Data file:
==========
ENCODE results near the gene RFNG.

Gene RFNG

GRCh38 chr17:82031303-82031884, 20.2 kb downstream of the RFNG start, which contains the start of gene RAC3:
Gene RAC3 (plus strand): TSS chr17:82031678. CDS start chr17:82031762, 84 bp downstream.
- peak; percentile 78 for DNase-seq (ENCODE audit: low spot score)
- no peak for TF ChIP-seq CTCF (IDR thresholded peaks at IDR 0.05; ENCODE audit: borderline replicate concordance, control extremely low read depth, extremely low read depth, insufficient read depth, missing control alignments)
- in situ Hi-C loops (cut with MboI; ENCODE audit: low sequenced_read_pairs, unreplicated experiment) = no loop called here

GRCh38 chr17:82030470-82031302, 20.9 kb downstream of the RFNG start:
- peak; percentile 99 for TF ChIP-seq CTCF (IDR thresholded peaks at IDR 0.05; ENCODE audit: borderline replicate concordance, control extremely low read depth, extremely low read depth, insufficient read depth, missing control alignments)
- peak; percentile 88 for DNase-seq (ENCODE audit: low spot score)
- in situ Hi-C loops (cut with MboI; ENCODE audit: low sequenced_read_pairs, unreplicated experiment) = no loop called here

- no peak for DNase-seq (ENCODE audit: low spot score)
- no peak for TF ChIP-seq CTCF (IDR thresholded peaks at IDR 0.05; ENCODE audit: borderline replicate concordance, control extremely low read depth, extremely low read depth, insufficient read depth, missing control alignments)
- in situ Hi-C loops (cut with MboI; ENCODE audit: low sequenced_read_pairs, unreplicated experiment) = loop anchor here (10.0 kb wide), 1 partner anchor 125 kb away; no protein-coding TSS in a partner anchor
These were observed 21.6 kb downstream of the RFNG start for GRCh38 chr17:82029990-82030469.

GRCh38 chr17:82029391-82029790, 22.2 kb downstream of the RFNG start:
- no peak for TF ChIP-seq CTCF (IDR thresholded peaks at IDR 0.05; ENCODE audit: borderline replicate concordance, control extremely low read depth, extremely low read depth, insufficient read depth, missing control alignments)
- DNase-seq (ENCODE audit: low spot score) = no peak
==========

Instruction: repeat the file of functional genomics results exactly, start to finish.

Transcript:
ENCODE results near the gene RFNG.

Gene RFNG

GRCh38 chr17:82031303-82031884, 20.2 kb downstream of the RFNG start, which contains the start of gene RAC3:
Gene RAC3 (plus strand): TSS chr17:82031678. CDS start chr17:82031762, 84 bp downstream.
- peak; percentile 78 for DNase-seq (ENCODE audit: low spot score)
- no peak for TF ChIP-seq CTCF (IDR thresholded peaks at IDR 0.05; ENCODE audit: borderline replicate concordance, control extremely low read depth, extremely low read depth, insufficient read depth, missing control alignments)
- in situ Hi-C loops (cut with MboI; ENCODE audit: low sequenced_read_pairs, unreplicated experiment) = no loop called here

GRCh38 chr17:82030470-82031302, 20.9 kb downstream of the RFNG start:
- peak; percentile 99 for TF ChIP-seq CTCF (IDR thresholded peaks at IDR 0.05; ENCODE audit: borderline replicate concordance, control extremely low read depth, extremely low read depth, insufficient read depth, missing control alignments)
- peak; percentile 88 for DNase-seq (ENCODE audit: low spot score)
- in situ Hi-C loops (cut with MboI; ENCODE audit: low sequenced_read_pairs, unreplicated experiment) = no loop called here

- no peak for DNase-seq (ENCODE audit: low spot score)
- no peak for TF ChIP-seq CTCF (IDR thresholded peaks at IDR 0.05; ENCODE audit: borderline replicate concordance, control extremely low read depth, extremely low read depth, insufficient read depth, missing control alignments)
- in situ Hi-C loops (cut with MboI; ENCODE audit: low sequenced_read_pairs, unreplicated experiment) = loop anchor here (10.0 kb wide), 1 partner anchor 125 kb away; no protein-coding TSS in a partner anchor
These were observed 21.6 kb downstream of the RFNG start for GRCh38 chr17:82029990-82030469.

GRCh38 chr17:82029391-82029790, 22.2 kb downstream of the RFNG start:
- no peak for TF ChIP-seq CTCF (IDR thresholded peaks at IDR 0.05; ENCODE audit: borderline replicate concordance, control extremely low read depth, extremely low read depth, insufficient read depth, missing control alignments)
- DNase-seq (ENCODE audit: low spot score) = no peak